As for me, I used to be in the latter camp, but had at least two experiences which changed the way that I looked at things radically. One was the experience of getting very close to hypothermic (cold enough to stop functioning well physically) alone on a 4 day trip where *everyone* warned me that excessive heat was going to be the big worry that time of year. So yes, I'm going to tell you to ditch the down vest and bring the full puffy MB jacket with a hood! The second was hiking in the mountains very close to where I live. It was overcast, it was cold, and it was 30 minutes to sundown. I knew I was 20 minutes from the road, but got turned around and suddenly for almost the first time in my life, I didn't know which way was north or south. I didn't have a compass or a light either. That feeling, however brief, is very educational. In 2005 I also had a friend, but someone I knew to be a bonehead, die in a boneheaded accident while backpacking, in a situation where I later felt, rightly or wrongly, that I should have educated him better, or else been there to bail him out.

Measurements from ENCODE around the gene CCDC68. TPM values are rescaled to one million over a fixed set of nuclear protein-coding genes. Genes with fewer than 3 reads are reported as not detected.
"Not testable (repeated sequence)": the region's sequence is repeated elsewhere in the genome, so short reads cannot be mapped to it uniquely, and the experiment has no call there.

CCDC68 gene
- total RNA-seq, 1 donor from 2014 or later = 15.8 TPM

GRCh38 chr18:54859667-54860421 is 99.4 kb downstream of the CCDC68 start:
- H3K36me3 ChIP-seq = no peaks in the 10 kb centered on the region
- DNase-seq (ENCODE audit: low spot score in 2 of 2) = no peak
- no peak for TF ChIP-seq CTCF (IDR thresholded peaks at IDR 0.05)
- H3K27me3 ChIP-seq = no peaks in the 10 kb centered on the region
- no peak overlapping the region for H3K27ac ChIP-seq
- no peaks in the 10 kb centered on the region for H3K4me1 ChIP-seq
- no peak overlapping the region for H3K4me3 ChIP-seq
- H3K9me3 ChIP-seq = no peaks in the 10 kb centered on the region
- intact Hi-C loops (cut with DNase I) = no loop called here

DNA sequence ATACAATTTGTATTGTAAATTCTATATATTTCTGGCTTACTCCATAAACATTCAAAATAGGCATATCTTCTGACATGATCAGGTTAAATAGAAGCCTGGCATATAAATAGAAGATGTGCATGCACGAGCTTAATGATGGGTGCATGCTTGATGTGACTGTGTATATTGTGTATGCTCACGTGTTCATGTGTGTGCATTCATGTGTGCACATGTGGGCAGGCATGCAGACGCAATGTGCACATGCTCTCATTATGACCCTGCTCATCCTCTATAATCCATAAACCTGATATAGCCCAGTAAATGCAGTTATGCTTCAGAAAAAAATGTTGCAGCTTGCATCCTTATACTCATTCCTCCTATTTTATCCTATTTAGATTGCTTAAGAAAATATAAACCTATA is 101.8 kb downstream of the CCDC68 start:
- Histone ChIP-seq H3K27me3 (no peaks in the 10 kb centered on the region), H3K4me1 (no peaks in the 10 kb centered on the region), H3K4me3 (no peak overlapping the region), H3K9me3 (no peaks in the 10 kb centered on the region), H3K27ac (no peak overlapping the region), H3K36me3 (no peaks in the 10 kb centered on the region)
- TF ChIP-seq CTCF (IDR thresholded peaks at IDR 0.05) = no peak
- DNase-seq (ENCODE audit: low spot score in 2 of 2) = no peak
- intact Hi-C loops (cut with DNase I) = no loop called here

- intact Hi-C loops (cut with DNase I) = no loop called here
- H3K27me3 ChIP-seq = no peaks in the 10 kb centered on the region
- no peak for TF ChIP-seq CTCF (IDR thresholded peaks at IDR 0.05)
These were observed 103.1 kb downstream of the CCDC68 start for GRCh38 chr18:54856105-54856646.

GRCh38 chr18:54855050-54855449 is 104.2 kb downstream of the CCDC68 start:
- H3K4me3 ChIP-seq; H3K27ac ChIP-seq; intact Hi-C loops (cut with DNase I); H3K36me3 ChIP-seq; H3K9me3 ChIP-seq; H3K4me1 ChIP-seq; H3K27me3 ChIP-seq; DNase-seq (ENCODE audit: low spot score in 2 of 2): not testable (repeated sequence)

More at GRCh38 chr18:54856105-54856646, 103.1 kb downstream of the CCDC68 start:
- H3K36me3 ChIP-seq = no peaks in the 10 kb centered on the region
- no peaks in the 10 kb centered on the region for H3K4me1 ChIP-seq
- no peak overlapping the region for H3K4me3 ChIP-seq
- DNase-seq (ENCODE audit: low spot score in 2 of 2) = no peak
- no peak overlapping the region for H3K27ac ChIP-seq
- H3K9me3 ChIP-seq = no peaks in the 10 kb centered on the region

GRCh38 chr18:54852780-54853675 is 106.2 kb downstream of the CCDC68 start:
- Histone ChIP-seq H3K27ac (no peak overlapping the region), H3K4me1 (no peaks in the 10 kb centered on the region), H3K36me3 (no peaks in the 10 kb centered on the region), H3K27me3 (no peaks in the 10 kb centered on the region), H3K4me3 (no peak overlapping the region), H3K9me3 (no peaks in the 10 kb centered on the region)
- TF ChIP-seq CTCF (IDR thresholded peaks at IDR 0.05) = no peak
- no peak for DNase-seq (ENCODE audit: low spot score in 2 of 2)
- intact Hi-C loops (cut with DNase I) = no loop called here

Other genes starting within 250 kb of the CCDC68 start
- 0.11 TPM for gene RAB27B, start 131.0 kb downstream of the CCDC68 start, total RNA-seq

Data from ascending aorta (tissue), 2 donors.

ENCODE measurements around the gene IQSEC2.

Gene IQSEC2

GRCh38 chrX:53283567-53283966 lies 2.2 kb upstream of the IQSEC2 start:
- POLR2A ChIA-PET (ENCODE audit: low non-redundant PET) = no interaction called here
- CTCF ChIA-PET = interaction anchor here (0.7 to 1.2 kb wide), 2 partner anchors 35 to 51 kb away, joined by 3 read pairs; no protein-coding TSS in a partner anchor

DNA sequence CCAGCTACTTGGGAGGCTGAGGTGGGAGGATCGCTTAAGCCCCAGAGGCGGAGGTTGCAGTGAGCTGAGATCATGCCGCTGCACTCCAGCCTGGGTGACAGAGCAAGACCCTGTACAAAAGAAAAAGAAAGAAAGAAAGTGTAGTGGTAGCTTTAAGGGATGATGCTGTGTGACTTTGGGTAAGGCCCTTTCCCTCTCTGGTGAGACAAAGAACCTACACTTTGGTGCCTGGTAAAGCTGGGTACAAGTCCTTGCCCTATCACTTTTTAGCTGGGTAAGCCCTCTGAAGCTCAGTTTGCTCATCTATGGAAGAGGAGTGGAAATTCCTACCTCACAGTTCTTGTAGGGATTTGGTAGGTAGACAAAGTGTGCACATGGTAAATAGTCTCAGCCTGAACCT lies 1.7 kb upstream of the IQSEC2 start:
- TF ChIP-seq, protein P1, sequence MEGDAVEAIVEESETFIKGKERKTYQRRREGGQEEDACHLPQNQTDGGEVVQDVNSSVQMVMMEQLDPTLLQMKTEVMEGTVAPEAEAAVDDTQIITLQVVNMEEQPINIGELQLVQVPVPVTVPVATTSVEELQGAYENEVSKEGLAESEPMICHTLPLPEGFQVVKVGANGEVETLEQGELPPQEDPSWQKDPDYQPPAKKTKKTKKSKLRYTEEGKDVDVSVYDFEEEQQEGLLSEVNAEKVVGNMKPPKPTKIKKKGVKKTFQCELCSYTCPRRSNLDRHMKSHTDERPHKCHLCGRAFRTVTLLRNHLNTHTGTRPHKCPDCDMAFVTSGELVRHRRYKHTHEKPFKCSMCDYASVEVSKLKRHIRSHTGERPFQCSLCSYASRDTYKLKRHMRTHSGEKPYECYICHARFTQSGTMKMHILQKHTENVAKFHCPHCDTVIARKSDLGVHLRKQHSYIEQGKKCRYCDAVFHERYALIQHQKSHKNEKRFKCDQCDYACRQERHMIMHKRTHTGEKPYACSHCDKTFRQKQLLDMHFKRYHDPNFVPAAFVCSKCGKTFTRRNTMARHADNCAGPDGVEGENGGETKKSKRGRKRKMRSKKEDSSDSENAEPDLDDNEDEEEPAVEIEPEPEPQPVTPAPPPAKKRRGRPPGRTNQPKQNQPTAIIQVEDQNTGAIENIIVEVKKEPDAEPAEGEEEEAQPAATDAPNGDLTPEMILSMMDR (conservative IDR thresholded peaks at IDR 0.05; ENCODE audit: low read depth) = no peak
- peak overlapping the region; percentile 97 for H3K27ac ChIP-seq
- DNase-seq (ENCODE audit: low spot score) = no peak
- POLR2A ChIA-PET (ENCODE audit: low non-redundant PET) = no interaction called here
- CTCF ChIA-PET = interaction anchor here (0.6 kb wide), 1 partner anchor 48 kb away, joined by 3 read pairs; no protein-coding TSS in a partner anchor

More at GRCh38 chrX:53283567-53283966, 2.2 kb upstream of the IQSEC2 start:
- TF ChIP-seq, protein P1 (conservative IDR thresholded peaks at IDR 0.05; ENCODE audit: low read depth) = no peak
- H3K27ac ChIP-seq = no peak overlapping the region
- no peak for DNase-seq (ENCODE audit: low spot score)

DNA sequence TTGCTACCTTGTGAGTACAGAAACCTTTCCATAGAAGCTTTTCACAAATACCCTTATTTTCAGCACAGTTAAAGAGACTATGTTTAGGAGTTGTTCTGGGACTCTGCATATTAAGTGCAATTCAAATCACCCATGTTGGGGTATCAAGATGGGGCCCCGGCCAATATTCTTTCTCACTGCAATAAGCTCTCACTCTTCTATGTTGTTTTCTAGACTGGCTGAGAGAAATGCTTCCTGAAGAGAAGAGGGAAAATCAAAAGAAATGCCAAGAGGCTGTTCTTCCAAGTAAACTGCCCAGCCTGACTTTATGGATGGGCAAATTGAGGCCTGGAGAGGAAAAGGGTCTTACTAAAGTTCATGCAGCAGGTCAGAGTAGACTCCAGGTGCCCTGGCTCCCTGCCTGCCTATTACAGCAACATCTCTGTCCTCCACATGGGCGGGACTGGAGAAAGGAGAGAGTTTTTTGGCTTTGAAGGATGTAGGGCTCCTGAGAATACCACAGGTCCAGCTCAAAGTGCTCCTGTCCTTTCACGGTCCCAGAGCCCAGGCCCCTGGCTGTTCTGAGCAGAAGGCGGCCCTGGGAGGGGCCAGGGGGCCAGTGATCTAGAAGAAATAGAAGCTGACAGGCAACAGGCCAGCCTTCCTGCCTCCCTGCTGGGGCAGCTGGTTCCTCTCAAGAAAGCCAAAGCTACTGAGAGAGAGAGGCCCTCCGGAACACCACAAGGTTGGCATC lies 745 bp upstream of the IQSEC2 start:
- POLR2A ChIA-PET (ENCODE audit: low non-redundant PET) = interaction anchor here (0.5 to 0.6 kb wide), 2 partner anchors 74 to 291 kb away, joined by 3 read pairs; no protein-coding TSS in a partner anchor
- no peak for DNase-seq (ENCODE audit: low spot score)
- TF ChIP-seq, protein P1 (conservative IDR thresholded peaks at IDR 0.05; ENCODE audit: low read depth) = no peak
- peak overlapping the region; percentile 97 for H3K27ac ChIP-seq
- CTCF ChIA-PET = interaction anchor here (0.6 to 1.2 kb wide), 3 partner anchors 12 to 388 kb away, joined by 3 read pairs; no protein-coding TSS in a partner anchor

I'm not going to go through a list of the ways your gear can fail, or how, though by no means likely, you can still very quickly get into a situation over your head as I have participated in many such tedious crybaby vs. knuckle-dragger exercises in the past. Mostly I find that there are guys and gals on here with world class experience in this stuff, like 100 times more than I will ever have, and a lot of them would never leave home without a paper map and the other 10 essentials as backup. I find that most convincing.

Now I will shut up.

Edited by millonas on 06/15/2013 09:28:38 MDT.

Jennifer Mitol
(Jenmitol) - M

Locale: In my dreams....
Re: gps/nav articles on 06/15/2013 09:22:03 MDT Print View

"Now I will shut up."

No you won't.